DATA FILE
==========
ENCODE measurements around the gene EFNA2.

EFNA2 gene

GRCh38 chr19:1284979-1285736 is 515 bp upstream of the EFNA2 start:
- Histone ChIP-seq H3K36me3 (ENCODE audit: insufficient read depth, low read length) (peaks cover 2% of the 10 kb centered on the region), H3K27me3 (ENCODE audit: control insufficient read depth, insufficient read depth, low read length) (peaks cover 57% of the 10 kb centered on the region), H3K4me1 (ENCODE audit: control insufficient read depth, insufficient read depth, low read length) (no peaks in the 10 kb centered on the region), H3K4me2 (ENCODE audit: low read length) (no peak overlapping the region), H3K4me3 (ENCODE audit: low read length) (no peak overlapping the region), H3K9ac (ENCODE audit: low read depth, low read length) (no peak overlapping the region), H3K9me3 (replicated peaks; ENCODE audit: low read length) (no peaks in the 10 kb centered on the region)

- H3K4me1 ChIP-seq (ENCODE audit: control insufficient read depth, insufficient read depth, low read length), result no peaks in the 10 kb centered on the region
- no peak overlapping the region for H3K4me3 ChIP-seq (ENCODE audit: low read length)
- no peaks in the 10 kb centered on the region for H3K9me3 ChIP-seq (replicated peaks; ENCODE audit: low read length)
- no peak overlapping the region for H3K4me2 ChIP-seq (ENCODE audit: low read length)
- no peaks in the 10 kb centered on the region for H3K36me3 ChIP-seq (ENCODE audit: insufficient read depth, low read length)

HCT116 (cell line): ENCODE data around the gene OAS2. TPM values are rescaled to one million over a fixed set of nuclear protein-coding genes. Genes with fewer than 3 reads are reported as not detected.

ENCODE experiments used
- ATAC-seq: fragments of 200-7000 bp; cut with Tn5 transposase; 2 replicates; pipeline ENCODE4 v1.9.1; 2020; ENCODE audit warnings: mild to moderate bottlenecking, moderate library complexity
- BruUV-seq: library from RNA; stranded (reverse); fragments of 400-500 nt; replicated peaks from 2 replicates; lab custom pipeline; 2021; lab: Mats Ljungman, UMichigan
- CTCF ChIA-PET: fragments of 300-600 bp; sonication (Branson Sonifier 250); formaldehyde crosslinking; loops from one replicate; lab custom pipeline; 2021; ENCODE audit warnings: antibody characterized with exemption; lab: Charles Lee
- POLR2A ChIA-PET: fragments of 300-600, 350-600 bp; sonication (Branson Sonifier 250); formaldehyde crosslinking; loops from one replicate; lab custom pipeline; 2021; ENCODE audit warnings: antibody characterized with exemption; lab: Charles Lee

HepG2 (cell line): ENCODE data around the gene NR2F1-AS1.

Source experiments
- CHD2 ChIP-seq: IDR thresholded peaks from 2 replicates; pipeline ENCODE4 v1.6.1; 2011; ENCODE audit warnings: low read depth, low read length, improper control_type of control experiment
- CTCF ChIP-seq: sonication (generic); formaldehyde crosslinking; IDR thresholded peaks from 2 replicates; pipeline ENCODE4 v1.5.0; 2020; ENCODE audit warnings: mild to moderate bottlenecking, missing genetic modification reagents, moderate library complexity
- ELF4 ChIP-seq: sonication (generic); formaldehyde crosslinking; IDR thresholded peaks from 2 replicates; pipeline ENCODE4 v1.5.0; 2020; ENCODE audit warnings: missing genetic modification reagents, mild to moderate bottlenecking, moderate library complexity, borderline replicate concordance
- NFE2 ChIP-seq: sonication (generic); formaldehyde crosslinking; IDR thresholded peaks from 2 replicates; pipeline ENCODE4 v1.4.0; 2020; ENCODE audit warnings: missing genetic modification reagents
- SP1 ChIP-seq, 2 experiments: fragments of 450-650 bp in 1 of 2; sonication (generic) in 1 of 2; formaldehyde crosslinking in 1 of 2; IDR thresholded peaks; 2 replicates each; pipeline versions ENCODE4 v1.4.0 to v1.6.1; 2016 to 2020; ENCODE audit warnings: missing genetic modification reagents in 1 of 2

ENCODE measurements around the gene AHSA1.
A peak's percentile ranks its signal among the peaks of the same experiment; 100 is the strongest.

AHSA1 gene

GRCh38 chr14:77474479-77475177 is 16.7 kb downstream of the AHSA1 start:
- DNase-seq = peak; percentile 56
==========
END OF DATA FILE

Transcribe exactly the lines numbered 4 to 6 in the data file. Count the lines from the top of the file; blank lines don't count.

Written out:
- Histone ChIP-seq H3K36me3 (ENCODE audit: insufficient read depth, low read length) (peaks cover 2% of the 10 kb centered on the region), H3K27me3 (ENCODE audit: control insufficient read depth, insufficient read depth, low read length) (peaks cover 57% of the 10 kb centered on the region), H3K4me1 (ENCODE audit: control insufficient read depth, insufficient read depth, low read length) (no peaks in the 10 kb centered on the region), H3K4me2 (ENCODE audit: low read length) (no peak overlapping the region), H3K4me3 (ENCODE audit: low read length) (no peak overlapping the region), H3K9ac (ENCODE audit: low read depth, low read length) (no peak overlapping the region), H3K9me3 (replicated peaks; ENCODE audit: low read length) (no peaks in the 10 kb centered on the region)

- H3K4me1 ChIP-seq (ENCODE audit: control insufficient read depth, insufficient read depth, low read length), result no peaks in the 10 kb centered on the region
- no peak overlapping the region for H3K4me3 ChIP-seq (ENCODE audit: low read length)